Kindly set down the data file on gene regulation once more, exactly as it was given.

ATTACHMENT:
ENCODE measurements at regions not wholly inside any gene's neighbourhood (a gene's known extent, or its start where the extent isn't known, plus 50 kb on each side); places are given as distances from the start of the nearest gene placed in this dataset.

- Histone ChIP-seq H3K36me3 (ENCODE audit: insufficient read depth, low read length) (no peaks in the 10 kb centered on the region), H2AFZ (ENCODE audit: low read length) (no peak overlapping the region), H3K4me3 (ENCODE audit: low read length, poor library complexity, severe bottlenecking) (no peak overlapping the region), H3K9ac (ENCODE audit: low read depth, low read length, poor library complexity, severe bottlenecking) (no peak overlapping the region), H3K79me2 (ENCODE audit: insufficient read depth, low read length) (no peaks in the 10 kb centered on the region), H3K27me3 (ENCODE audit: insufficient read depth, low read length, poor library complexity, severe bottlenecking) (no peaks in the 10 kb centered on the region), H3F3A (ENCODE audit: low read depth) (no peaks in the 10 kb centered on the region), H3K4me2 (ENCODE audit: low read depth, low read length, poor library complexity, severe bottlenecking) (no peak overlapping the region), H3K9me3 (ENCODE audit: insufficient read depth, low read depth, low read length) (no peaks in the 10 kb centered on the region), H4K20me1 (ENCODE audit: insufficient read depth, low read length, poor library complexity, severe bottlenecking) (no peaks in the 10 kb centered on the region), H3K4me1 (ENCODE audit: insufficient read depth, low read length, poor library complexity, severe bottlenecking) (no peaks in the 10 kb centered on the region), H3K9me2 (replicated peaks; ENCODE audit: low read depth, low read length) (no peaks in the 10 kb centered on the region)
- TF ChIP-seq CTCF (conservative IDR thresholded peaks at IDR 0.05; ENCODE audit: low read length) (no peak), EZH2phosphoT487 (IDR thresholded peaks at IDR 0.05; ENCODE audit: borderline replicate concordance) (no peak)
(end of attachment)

ENCODE measurements at regions not wholly inside any gene's neighbourhood (a gene's known extent, or its start where the extent isn't known, plus 50 kb on each side); places are given as distances from the start of the nearest gene placed in this dataset.

- Histone ChIP-seq H3K36me3 (ENCODE audit: insufficient read depth, low read length) (no peaks in the 10 kb centered on the region), H2AFZ (ENCODE audit: low read length) (no peak overlapping the region), H3K4me3 (ENCODE audit: low read length, poor library complexity, severe bottlenecking) (no peak overlapping the region), H3K9ac (ENCODE audit: low read depth, low read length, poor library complexity, severe bottlenecking) (no peak overlapping the region), H3K79me2 (ENCODE audit: insufficient read depth, low read length) (no peaks in the 10 kb centered on the region), H3K27me3 (ENCODE audit: insufficient read depth, low read length, poor library complexity, severe bottlenecking) (no peaks in the 10 kb centered on the region), H3F3A (ENCODE audit: low read depth) (no peaks in the 10 kb centered on the region), H3K4me2 (ENCODE audit: low read depth, low read length, poor library complexity, severe bottlenecking) (no peak overlapping the region), H3K9me3 (ENCODE audit: insufficient read depth, low read depth, low read length) (no peaks in the 10 kb centered on the region), H4K20me1 (ENCODE audit: insufficient read depth, low read length, poor library complexity, severe bottlenecking) (no peaks in the 10 kb centered on the region), H3K4me1 (ENCODE audit: insufficient read depth, low read length, poor library complexity, severe bottlenecking) (no peaks in the 10 kb centered on the region), H3K9me2 (replicated peaks; ENCODE audit: low read depth, low read length) (no peaks in the 10 kb centered on the region)
- TF ChIP-seq CTCF (conservative IDR thresholded peaks at IDR 0.05; ENCODE audit: low read length) (no peak), EZH2phosphoT487 (IDR thresholded peaks at IDR 0.05; ENCODE audit: borderline replicate concordance) (no peak)